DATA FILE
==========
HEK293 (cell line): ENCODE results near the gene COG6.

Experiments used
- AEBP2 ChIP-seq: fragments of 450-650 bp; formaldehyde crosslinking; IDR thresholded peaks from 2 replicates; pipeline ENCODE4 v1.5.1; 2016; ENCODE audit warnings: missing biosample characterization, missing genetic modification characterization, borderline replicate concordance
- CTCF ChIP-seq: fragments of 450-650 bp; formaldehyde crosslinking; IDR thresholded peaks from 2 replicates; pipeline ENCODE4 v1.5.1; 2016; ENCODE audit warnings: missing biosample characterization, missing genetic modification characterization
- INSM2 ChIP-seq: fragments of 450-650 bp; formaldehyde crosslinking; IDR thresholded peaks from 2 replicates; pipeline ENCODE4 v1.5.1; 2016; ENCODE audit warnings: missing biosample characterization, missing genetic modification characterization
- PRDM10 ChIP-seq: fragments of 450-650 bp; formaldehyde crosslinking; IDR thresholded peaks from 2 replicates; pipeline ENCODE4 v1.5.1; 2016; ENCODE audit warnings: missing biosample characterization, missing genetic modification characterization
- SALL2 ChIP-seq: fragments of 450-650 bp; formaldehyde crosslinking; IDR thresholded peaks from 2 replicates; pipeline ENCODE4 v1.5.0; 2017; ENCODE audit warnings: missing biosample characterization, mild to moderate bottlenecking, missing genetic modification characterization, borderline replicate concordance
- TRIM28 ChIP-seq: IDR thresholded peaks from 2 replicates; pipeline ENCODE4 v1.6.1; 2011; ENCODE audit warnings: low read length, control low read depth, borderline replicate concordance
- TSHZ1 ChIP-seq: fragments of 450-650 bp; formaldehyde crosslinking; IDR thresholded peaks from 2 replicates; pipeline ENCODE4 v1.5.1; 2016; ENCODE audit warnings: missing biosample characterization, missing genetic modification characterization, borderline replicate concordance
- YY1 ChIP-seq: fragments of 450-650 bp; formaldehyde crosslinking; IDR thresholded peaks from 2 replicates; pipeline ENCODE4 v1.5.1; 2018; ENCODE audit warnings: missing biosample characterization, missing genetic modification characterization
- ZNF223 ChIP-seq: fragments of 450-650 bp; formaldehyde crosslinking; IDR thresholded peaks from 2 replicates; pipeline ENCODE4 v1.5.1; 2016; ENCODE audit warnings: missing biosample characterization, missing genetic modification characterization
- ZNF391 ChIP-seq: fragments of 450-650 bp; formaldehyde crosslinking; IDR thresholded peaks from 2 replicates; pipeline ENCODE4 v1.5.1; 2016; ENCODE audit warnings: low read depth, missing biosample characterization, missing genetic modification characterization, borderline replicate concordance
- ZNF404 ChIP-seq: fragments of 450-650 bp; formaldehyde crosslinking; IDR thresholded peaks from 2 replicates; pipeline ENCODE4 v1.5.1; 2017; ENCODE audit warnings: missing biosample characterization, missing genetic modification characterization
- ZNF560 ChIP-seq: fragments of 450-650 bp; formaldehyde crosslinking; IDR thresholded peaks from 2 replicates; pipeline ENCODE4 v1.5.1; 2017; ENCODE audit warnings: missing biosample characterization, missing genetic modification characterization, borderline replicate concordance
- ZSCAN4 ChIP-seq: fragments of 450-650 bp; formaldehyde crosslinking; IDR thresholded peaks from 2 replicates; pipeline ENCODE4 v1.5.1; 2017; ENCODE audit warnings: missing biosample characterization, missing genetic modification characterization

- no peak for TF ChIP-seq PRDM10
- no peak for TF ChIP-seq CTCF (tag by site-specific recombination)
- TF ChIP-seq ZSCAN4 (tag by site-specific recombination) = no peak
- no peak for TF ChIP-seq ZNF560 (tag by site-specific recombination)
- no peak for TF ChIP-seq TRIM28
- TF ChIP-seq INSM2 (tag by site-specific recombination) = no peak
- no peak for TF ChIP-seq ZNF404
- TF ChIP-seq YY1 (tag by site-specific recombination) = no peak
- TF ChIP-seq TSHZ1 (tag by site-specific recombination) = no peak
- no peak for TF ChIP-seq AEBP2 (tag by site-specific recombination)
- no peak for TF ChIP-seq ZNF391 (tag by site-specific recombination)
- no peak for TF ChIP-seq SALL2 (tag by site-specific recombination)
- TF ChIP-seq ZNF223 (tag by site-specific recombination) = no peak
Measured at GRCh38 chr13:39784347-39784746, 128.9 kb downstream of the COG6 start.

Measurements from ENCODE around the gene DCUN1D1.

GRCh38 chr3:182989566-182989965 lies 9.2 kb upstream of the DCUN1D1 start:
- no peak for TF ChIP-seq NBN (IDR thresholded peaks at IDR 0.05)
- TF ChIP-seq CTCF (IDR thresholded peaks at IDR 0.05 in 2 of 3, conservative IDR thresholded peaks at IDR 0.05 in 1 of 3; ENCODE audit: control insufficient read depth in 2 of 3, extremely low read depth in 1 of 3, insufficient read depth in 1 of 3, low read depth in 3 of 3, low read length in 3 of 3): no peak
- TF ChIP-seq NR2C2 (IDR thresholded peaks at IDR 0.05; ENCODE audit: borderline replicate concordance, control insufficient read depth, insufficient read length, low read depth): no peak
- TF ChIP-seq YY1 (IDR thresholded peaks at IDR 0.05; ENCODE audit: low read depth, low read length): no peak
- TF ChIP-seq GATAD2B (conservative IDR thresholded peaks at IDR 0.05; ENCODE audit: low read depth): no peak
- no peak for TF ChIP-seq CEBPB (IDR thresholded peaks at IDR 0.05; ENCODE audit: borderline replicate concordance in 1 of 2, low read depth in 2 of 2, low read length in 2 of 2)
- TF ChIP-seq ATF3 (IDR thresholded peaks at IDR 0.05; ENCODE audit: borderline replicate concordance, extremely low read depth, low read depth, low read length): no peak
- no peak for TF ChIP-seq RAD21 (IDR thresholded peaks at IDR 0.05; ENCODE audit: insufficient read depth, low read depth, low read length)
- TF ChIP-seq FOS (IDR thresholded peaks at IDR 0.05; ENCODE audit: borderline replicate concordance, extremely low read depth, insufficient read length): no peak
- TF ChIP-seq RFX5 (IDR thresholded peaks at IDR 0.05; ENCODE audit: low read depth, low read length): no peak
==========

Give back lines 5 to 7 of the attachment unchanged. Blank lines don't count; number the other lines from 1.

- INSM2 ChIP-seq: fragments of 450-650 bp; formaldehyde crosslinking; IDR thresholded peaks from 2 replicates; pipeline ENCODE4 v1.5.1; 2016; ENCODE audit warnings: missing biosample characterization, missing genetic modification characterization
- PRDM10 ChIP-seq: fragments of 450-650 bp; formaldehyde crosslinking; IDR thresholded peaks from 2 replicates; pipeline ENCODE4 v1.5.1; 2016; ENCODE audit warnings: missing biosample characterization, missing genetic modification characterization
- SALL2 ChIP-seq: fragments of 450-650 bp; formaldehyde crosslinking; IDR thresholded peaks from 2 replicates; pipeline ENCODE4 v1.5.0; 2017; ENCODE audit warnings: missing biosample characterization, mild to moderate bottlenecking, missing genetic modification characterization, borderline replicate concordance